Opera Company of Middlebury 2021-22 Review: ‘Candide’

By Chris Ruel
(Photo: Opera Company of Middlebury)

Opera Company of Middlebury’s utterly delightful streaming production of Leonard Bernstein’s “Candide,” originally broadcast in June 2021, is back for a few more days, and viewable on OCM’s YouTube channel through Mar. 1, 2022.

Don’t miss it.

The pandemic was the mother of innovation. And OCM created the best of all possible worlds (wink, wink) with this glittering gem. Most times, the camera work rivals that of big houses, and then some. When was the last time you’ve seen a camera-fitted drone flying around the Met’s pit and stage? I’ll guess never, but based on how OCM incorporated spectacular drone footage from inside the theater, New York’s behemoth has some catching up to do.

High-quality projections and brilliant trompe l’oeil abound, creating realistic sets that combined digital backdrops and physical props. OCM’s no-fear approach to experimentation, paid off in this imaginative production that never takes itself seriously: we catch glimpses of backstage action, a ground-based camera follows the drone, tracking it while it hovers like a dragonfly over the socially distanced orchestra, and the artists often break character when interacting with the meandering narrator. All of it done purposefully to serve the comedy.

Experimentation Pays Off

Director and Set Designer Douglas Anderson, stated in the program notes, “Orson Welles … said something to the effect that he was much more interested in experimentation than success. Our Candide is an experiment — over six months of working way beyond our comfort zone — and we’d love to hear if you think we’ve succeeded.”

You succeeded.

Anderson added, “We have a sneaking suspicion that even after Town Hall Theater re-opens, we might want to use online video for key projects.”

Please do.

The production’s creative team, led by executive producer Mary Longey, took the comedic gold inherent in Voltaire’s ribald critique, and upped the ha-ha factor. I laughed out loud frequently, causing my wife to give me curious side-glances. Ingeniously, OCM brought in Vermont’s former Governor, Jim Douglas, to play the role of the grandfatherly Narrator. Douglas’ storyteller has penchant for tangents, “irritating” those onstage, who with rolls of eyes, ask him to kindly move along with the story. Douglas possessed a keen sense of comedic timing and was a highlight of the show as he read in an oversized leather club chair from a storybook, and addressed the audience directly.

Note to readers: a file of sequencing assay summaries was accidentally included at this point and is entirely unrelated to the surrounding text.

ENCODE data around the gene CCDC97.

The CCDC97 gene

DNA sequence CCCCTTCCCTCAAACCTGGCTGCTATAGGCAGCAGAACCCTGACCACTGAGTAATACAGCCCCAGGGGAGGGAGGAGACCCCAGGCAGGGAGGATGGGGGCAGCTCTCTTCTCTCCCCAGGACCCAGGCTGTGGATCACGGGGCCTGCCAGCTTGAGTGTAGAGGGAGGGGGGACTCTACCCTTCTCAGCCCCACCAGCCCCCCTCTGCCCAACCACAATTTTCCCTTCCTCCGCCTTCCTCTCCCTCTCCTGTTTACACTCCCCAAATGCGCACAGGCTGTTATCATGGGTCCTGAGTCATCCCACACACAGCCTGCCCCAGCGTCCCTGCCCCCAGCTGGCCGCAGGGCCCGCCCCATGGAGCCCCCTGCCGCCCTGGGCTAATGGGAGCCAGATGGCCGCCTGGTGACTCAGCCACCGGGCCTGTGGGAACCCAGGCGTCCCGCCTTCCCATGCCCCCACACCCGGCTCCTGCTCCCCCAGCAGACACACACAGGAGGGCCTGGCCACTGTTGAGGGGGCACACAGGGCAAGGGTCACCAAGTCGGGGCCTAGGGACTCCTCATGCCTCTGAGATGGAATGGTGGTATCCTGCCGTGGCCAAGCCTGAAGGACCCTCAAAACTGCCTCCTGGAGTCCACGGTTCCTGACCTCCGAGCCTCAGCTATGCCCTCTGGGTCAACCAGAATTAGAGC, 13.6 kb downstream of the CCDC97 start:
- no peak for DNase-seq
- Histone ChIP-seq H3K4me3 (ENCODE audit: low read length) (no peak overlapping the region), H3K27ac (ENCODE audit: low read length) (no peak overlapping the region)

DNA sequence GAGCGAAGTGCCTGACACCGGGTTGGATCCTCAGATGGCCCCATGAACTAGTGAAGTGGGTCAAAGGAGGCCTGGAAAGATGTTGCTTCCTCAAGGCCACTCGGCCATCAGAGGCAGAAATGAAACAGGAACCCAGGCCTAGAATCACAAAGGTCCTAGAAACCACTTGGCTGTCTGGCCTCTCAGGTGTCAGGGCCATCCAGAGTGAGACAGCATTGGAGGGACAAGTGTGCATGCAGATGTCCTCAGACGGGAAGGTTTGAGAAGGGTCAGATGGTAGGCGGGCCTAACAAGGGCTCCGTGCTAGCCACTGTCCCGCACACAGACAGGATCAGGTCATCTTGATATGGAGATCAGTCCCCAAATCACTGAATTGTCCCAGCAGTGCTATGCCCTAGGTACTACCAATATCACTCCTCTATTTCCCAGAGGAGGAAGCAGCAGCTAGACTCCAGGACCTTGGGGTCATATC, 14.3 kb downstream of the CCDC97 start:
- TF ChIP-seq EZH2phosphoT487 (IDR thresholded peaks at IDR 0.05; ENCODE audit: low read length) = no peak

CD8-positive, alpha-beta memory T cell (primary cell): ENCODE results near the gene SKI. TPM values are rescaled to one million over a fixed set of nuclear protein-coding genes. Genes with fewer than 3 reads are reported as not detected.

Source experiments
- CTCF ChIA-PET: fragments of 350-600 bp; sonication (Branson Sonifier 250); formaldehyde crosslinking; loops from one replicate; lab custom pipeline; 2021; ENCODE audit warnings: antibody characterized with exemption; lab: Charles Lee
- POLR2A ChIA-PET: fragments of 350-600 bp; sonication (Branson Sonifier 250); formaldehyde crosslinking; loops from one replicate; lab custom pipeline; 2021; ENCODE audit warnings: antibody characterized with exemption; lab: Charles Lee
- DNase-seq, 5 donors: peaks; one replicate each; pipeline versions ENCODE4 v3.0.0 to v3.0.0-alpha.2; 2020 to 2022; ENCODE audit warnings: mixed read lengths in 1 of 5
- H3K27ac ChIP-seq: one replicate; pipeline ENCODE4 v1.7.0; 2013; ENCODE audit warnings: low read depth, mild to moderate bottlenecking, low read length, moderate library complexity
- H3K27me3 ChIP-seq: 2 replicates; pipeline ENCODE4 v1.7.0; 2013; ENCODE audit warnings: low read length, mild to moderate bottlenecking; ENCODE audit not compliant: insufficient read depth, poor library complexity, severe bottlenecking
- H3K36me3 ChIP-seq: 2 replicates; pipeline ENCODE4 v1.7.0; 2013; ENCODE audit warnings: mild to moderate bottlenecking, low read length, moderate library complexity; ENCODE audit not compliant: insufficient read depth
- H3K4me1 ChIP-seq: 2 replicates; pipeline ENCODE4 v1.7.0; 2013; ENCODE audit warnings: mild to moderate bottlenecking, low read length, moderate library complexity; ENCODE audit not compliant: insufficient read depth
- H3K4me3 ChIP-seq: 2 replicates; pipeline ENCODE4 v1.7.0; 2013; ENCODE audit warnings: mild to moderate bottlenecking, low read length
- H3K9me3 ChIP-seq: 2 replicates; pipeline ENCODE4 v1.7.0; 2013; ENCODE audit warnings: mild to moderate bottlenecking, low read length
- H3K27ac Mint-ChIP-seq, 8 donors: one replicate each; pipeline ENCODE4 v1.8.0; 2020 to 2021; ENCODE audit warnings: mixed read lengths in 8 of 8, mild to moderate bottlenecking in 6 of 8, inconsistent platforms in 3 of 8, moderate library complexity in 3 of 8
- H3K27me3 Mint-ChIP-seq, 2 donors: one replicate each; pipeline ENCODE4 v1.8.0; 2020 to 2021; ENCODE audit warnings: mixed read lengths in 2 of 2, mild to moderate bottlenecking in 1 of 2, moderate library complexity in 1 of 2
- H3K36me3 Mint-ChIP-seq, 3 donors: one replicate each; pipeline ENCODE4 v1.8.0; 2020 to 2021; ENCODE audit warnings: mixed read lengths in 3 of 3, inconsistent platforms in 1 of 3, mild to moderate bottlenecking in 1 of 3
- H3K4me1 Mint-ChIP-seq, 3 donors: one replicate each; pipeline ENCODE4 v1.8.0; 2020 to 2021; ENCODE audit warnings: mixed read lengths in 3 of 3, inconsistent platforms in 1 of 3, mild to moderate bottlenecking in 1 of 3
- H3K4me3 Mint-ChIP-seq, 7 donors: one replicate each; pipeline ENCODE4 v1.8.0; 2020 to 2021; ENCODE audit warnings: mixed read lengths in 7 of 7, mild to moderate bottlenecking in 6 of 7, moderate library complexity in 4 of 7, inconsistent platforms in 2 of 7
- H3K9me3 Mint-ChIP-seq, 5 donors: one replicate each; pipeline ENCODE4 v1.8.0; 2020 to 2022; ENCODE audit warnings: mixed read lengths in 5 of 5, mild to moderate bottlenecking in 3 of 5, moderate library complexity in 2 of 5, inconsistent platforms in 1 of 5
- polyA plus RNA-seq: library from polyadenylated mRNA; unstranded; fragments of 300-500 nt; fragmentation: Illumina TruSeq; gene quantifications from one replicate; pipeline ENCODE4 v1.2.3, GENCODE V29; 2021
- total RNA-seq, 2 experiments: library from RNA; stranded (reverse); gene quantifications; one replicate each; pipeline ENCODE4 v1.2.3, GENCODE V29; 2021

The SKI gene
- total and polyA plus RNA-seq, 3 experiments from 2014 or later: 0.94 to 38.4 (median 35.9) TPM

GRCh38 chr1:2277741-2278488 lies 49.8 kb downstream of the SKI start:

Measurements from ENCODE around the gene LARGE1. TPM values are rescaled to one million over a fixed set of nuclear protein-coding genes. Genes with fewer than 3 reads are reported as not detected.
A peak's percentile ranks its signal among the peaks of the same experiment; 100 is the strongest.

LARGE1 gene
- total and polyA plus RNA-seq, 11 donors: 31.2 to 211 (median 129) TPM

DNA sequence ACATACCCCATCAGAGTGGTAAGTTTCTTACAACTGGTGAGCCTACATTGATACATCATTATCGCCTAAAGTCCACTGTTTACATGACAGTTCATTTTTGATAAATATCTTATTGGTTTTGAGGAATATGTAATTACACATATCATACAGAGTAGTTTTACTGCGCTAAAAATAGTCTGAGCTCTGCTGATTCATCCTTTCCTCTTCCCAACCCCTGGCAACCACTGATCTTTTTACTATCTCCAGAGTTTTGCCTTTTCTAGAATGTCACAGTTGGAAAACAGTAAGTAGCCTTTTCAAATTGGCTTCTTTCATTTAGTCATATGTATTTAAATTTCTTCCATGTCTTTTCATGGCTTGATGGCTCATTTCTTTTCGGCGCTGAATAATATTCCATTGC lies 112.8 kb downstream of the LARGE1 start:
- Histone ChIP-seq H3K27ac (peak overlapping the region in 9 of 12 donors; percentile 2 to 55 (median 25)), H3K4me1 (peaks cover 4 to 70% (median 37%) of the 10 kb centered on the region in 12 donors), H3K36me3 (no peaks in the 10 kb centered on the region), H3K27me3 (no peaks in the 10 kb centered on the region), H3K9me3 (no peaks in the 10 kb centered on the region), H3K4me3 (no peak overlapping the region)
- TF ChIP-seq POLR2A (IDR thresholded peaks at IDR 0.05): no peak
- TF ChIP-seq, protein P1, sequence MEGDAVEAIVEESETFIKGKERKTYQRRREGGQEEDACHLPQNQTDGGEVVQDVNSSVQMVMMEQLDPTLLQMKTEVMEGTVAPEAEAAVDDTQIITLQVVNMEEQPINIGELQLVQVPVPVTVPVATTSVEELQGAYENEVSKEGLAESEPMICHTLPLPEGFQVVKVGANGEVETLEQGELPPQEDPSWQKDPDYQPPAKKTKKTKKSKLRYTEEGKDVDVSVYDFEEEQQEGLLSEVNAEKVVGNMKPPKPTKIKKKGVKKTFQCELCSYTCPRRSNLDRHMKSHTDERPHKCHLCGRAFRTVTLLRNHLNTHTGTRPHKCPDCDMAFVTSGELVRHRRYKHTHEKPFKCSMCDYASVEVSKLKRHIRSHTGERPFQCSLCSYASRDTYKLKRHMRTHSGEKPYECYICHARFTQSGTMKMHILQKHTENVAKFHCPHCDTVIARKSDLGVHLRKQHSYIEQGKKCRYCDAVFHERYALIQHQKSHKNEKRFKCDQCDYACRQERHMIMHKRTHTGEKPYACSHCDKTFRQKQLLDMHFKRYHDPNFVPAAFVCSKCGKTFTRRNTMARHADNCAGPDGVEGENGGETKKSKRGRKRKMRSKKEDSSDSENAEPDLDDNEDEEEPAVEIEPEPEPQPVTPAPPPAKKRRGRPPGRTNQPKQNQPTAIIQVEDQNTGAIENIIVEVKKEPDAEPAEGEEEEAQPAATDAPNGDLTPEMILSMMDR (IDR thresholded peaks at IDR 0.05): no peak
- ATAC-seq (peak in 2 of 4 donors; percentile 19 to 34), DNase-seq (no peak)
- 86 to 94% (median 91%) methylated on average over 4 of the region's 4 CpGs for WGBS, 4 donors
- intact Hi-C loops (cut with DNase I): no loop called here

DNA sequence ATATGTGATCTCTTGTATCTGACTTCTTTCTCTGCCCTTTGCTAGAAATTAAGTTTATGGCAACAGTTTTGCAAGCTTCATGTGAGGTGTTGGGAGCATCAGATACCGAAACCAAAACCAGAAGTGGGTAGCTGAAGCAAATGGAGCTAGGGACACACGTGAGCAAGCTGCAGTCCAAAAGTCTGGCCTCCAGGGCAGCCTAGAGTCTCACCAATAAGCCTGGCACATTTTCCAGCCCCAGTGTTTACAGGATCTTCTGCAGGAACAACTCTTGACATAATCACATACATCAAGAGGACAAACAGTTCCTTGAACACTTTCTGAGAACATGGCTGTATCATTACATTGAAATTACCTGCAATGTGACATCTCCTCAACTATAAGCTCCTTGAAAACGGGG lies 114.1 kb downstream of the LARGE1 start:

Music director Michael Sakir led a fresh and playful performance, grounding the comedy on Bernstein’s unforgettable melodies. Sakir’s band was spot on the entire show, and the closeups and drone shots of the instrumentalists lent the production an intimate and immersive feel. (Like a friend, the drone literally escorts you into the Town Hall Theater.)

Singing artists included smooth sounding tenor Quinn Bernegger in the title role of the picaresque tale, the impressive baritone Joshua Jeremiah as Candide’s lecherous tutor, Dr. Pangloss, whose physics “lesson” leads the naïve boy to put into practice his newfound knowledge. This he does with the lovely and very willing Cunegonde, played by soprano Cree Carrico, whose takeaway number, “Glitter and Be Gay,” was superbly sung. Rounding out the principal cast was the robust-sounding mezzo-soprano Tara Curtis as the Old Lady. In comprimario roles, bass-baritone Blake Jennings sang the role of Maximillian, mezzo-soprano Heather Jones that of Paquette, tenor Joshua Collier as Governor, Vanderdendur, and Croupier, and Kian Freitas as Captain, Martin, and Cook. The show was well cast, with all singing-actors adding their personal touches to the raucous satire whether in a principal or supporting role.

The Best of All Possible Worlds (During a Pandemic)

OCM produced “Candide” using strict COVID-mitigation protocols. All orchestra members wore masks, while wind and brass players played behind plexiglass, also in masks but with openings for mouthpieces. The ensemble was recorded two weeks after the orchestra, and divorced from both was the staging, but with the magic of cinematic special effects and advanced audio technology, the parts were seamlessly welded into a captivating whole.

OCM has something exciting going on, and it’ll be interesting to see what comes next after taking in the lessons from their first full-length digital offering. Not all of it was perfect, but perfect shouldn’t be the enemy of good, and OCM’s “Candide” falls squarely in between the two—which places it solidly within the realm of great.



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